Grady argued that this sort of approach shouldn’t be seen as a new development, but as a return to the ethos of American policing. “We’ve gotten distracted over the years,” he said, “and if you talk to most police officers today, and ask them, ‘What do you do for a living?’ they will tell you, ‘I am a law-enforcement officer.’”
That’s a mischaracterization of what they were hired for. In the state of Illinois, the statutes don’t call them law-enforcement officers, they call them peace officers, but they don’t refer to themselves as peace officers. They refer to themselves as law-enforcement officers. They have given themselves a mission of law enforcement, but law enforcement was never the mission. Law enforcement is only one small part of what we should be doing in policing. Policing is community building. That means, I need to take every effort, every tool at my disposal to build a community in a way that allows it to be most responsive to the people that we have sworn to serve and protect. It cannot be law enforcement. If you take that one small part and make that your mission, what happens to the activity of policing overall?
The theory of broken-windows policing is not as acceptable to Meares, who believes there are procedures that police are trained to follow that may be contributing to escalating tensions in some areas. One of those factors is the way police officers are trained to police crime. “The police officer stopped [Philandro Castile] for a broken tail light. That suggests to me that there’s some version of what’s called ‘broken windows policing’ happening in that city,” she said.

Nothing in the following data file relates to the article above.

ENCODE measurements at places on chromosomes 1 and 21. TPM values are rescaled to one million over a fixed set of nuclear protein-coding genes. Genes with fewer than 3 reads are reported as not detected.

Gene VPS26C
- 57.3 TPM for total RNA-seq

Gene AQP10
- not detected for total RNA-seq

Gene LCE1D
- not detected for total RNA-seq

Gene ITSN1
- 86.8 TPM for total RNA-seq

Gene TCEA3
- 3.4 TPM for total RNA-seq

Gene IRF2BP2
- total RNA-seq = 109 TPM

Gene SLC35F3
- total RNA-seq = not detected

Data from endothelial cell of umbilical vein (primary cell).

One thing to say about that is that there isn’t actually a lot of evidence, or strong evidence, that pulling people over for broken tail lights actually translates to substantial reductions in crime. There is evidence strongly indicating that policing in that way creates distrust between members of the community who are often disproportionately stopped this way and the police, in a way that’s actually inimical to the goals of crime control. Our best evidence suggests that legitimacy, which is based on trust, leads to compliance.
Secondly, there is training to explain to police officers how policing in ways that are inconsistent with trust-building can make their job harder, can escalate situations that don’t need to be escalated, can undermine trust—all of these things which are inconsistent with commitment to compliance, cooperation, and engagement … I think the key is to say that when you stop someone for a broken tail light, someone could consider that in scare quotes, “broken-windows policing.”
Serpas said he thinks the research on broken-windows policing is mixed at best. “In one way, it makes perfect sense to people that if you see disorder, perhaps it’s going to be likely that more disorder will follow,” he said.
But as it relates to policing, this is where I think community policing and justice and legitimacy help us navigate those waters. I was a police chief for 13 years in three different states, and when you go to a community meeting, you are primarily responding to quality-of-life issues that the community is bringing to your attention. When you have a serious crime wave of some sort, you hear about those issues; but, overwhelmingly, people want the quality-of-life-things dealt with: vagrants, drunks, abandoned buildings, abandoned cars, overgrown lots, and those kinds of issues.